If your mortgage company has filed foreclosure proceedings against you, you may still be able to save your home. Your mortgage company will tell you the amount that you must pay to get the foreclosure case dismissed. This amount can be substantial, and typically includes all the missed payments, late fees, attorney fees, and court costs. By filing for Chapter 13 bankruptcy, you may spread out the total arrearages you owe to the mortgage company over a three to five year period, in order to save your home. So long as you make the required Chapter 13 plan payments, which are calculated by your lawyer, your mortgage company will not be allowed to sell your home in the foreclosure proceeding.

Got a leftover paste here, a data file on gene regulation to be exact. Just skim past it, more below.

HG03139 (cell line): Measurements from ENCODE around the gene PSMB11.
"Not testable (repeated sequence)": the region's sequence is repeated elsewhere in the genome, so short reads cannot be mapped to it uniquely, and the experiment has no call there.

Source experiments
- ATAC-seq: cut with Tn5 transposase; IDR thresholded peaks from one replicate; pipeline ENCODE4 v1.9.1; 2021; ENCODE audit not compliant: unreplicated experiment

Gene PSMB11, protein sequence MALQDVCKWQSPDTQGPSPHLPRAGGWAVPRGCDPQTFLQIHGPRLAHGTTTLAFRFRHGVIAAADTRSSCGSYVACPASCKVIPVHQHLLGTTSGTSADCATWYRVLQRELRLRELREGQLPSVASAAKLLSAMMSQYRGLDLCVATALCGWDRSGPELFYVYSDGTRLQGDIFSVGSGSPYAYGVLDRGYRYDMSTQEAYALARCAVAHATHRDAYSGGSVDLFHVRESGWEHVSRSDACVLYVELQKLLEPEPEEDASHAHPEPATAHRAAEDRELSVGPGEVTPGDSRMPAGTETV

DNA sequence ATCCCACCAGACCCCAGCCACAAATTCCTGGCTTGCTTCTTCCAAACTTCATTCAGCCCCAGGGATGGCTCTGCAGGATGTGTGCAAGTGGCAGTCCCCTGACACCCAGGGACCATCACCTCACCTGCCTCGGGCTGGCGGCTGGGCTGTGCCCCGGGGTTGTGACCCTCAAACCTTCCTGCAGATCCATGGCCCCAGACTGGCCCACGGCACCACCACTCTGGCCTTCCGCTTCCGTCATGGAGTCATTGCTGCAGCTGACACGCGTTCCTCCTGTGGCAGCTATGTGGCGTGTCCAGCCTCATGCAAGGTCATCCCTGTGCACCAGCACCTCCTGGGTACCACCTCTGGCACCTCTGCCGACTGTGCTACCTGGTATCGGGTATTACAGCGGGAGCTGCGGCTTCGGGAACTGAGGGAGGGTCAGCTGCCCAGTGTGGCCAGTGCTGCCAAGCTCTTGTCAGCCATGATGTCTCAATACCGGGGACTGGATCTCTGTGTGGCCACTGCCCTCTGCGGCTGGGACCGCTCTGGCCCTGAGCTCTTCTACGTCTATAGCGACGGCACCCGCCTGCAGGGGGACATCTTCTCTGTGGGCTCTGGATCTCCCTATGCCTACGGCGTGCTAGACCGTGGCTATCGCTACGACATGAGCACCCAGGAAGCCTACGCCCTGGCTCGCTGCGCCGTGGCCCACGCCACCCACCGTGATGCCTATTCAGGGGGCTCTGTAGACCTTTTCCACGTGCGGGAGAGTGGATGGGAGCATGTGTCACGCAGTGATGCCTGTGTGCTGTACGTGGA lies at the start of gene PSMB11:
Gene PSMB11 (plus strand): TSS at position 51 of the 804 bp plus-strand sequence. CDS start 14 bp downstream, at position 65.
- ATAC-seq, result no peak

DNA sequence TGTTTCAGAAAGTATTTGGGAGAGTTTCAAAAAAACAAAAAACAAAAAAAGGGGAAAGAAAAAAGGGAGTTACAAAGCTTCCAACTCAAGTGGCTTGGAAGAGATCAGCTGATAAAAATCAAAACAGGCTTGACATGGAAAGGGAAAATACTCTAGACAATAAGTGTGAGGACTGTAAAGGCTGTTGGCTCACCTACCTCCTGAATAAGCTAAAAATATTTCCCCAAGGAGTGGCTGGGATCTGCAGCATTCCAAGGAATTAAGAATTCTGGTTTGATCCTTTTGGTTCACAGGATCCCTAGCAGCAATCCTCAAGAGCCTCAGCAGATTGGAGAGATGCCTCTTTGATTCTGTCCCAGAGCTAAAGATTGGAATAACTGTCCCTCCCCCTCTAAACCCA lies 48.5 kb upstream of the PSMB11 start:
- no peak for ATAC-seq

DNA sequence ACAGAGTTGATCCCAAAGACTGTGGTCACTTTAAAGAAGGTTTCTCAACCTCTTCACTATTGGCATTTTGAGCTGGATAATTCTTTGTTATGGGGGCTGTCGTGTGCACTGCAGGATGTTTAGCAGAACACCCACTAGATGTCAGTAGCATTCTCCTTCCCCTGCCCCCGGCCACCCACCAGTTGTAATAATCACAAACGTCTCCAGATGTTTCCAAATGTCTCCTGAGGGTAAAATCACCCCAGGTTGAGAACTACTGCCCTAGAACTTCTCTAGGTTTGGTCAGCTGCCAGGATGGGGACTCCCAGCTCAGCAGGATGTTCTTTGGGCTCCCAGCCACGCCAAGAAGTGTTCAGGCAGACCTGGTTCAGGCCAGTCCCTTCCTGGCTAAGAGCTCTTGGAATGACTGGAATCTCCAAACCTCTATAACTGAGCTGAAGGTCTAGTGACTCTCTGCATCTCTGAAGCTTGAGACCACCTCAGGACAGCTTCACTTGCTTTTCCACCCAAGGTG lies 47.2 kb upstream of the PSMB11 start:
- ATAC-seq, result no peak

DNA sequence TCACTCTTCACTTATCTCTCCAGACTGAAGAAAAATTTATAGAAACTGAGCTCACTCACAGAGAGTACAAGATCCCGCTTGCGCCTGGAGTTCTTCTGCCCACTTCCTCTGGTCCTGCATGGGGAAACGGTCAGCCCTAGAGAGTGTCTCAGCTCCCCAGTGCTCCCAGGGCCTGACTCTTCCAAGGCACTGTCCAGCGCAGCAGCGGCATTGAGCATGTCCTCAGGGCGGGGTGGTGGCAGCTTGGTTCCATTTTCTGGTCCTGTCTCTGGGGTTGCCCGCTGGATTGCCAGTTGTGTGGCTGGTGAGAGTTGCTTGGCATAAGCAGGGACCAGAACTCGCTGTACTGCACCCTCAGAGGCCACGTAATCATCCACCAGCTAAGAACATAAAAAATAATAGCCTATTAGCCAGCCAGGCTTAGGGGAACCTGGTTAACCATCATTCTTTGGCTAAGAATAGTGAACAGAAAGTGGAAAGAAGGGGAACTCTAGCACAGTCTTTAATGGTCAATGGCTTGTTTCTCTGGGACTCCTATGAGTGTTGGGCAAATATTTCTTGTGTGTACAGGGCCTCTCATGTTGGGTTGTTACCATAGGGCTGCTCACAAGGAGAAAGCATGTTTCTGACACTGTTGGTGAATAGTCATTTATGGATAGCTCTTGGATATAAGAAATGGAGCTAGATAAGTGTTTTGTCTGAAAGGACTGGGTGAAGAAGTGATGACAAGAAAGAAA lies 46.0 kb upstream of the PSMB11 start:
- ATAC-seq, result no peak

In considering whether to file for Chapter 13 bankruptcy, you must consider all the costs, whether you can afford the required monthly payment, and whether filing for Chapter 13 would be the wisest choice for you. Your Chapter 13 plan payment at a minimum will require you to pay the regular mortgage payment plus the amount of the mortgage arrearages spread out over the number of months you will be in Chapter 13, plus any attorney fees not paid before filing for Chapter 13, and the fee the Chapter 13 Trustee receives for administering your Chapter 13 case. You also may be required to pay a percentage of the total of your other debts each month as part of your Chapter 13 plan. There may also be other payments you would be required to make through your Chapter 13 plan as well, such as car payments, other installment payments, and income tax debt. If you can live within the budget that the Chapter 13 Trustee will approve in order for you to make your Chapter 13 payments, you can indeed save your home. When you complete all the required plan payments, you receive a discharge of those debts that are dischargeable, and you begin to make your regular mortgage payments again to your mortgage company.